Among Nash County’s growing circle of entrepreneurs, Dena Manning is known as The Candy Lady. Thanks to her, an iconic North Carolina candy company is back in business, and a new generation of candy connoisseurs is discovering the distinctive taste of its hard sweet candy treats.
Four years ago, Manning rescued Butterfields Traditional Candy Co. from bankruptcy, where the previous owner had taken it in 2009. She risked just about everything she had – savings from her career with the Durham County court system, a modest inheritance from her grandmother and a small investment from her former father-in-law.
What she got were four big copper kettles, a few vintage stainless steel tables and cooling trays and some creaky conveyor belts and packaging equipment — all gathering dust in a bright blue metal building off a country road in western Nash County. With them came the company’s most valuable assets — the secret recipes first formulated in the 1920’s along with exclusive rights to make the whole family of Butterfields Buds, featuring the Peach Bud, the Bud that made the family famous.
Her friends thought she’d gone mad. But she knew something they didn’t. She knew Butterfields Buds had been beloved by four generations of kids in the Carolinas. She knew they’d been a staple of small-town adolescence, as much a part of growing up as baseball cards and Barbie Dolls. She also knew that as recently as the late 1990s, Butterfields had churned $3 million in sales. With the unshakable faith of a true entrepreneur, she knew she could take it there again.
It took another year to get the plant cleaned up and the machinery repaired and running.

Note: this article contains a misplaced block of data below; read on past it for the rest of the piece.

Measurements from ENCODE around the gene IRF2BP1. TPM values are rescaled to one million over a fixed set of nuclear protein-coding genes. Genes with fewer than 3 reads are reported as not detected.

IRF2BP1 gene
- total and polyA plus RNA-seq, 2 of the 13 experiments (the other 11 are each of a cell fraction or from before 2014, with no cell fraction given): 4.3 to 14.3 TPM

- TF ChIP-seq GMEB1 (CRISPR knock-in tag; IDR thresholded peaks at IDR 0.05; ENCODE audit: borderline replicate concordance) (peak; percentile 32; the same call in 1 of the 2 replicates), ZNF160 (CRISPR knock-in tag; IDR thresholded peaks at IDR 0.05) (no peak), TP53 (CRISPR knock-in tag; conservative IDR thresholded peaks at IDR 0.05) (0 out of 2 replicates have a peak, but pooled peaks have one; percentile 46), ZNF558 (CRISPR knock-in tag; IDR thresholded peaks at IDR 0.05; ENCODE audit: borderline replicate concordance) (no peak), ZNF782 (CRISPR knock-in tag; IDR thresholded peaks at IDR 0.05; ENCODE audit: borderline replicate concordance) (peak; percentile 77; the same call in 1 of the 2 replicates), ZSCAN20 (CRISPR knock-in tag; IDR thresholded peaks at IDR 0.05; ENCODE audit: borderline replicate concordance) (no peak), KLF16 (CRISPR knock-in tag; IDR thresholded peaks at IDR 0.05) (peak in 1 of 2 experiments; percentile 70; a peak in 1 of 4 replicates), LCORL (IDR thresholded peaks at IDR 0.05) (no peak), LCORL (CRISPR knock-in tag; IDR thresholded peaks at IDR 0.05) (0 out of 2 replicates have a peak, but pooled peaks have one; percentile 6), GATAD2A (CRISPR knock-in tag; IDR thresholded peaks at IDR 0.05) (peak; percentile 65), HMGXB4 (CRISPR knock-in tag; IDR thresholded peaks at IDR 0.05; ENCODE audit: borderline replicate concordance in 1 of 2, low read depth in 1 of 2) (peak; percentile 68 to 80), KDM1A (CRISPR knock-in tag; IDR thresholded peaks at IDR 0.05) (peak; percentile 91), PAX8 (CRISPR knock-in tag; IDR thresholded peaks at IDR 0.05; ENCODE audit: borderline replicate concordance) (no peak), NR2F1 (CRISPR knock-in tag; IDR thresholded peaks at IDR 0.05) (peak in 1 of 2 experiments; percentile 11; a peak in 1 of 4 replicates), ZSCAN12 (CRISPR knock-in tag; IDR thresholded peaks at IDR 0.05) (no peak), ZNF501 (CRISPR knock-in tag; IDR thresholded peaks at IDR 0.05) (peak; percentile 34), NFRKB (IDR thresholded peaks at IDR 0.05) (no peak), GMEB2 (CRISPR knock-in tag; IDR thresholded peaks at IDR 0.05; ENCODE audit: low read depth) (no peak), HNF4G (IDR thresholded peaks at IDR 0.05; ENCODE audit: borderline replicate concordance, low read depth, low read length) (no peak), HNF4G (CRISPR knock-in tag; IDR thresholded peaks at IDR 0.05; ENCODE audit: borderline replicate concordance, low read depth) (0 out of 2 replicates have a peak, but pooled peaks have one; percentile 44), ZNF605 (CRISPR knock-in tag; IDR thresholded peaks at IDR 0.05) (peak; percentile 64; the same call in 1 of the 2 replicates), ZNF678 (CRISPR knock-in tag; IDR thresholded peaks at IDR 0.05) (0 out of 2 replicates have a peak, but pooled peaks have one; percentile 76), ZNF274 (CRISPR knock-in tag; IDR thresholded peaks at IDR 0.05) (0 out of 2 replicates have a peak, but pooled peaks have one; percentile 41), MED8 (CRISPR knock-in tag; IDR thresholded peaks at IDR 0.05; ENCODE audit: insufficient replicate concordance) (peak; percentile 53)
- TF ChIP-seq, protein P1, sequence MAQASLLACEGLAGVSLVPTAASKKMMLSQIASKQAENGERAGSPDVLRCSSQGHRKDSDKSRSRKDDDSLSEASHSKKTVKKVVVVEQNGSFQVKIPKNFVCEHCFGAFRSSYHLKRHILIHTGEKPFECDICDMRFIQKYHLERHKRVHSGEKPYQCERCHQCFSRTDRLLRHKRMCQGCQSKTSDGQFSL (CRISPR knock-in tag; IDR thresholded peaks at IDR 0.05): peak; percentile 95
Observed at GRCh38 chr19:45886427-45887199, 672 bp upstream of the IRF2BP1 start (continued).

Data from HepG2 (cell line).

Today she and her seven employees – including her youngest son, Harry – produce about 1,200 pounds of Buds per day.
If you were stranded on a deserted island with only one kind of candy, what would it be?
My candy of choice would be to have a bag or more of Mary Janes. I have always loved those candies for their nuttiness and sweet honey flavor.
What issues concern you most about the confectionery industry and why?
My main concern with the confectionery industry is how to market my brand in today’s world that is so fast changing, and people are so eager for the newest, latest, most different thing to come out. The changes today are so rapid fire it is difficult to keep up with, and I wonder where the tried and true, authentic and classic candies can find their place.
What’s the last book you’ve read?
I don’t have time to read long novels or history books as I did before I started this company, but the last book I read that I enjoyed tremendously was the written version of “The Moth,” which is an NPR show where people from all walks of life tell a story that changed their life or meant something to them in a deep, influential way.
What is your pet peeve?
What’s the best piece of advice you’ve ever received?
The best piece of advice is to know that the best place to be in business was being in the middle. You don’t want to be at the beginning and you don’t want to be at the end.
What excites you most about your job?
I love my job, and what excites me most is listening to the next person call me, tell me about the first time they had a Peach Bud, how happy they are to know that the candies are back, and they personally thank me for it. Its’s a beautiful and wonderful thing to know that such a little candy can bring such joy.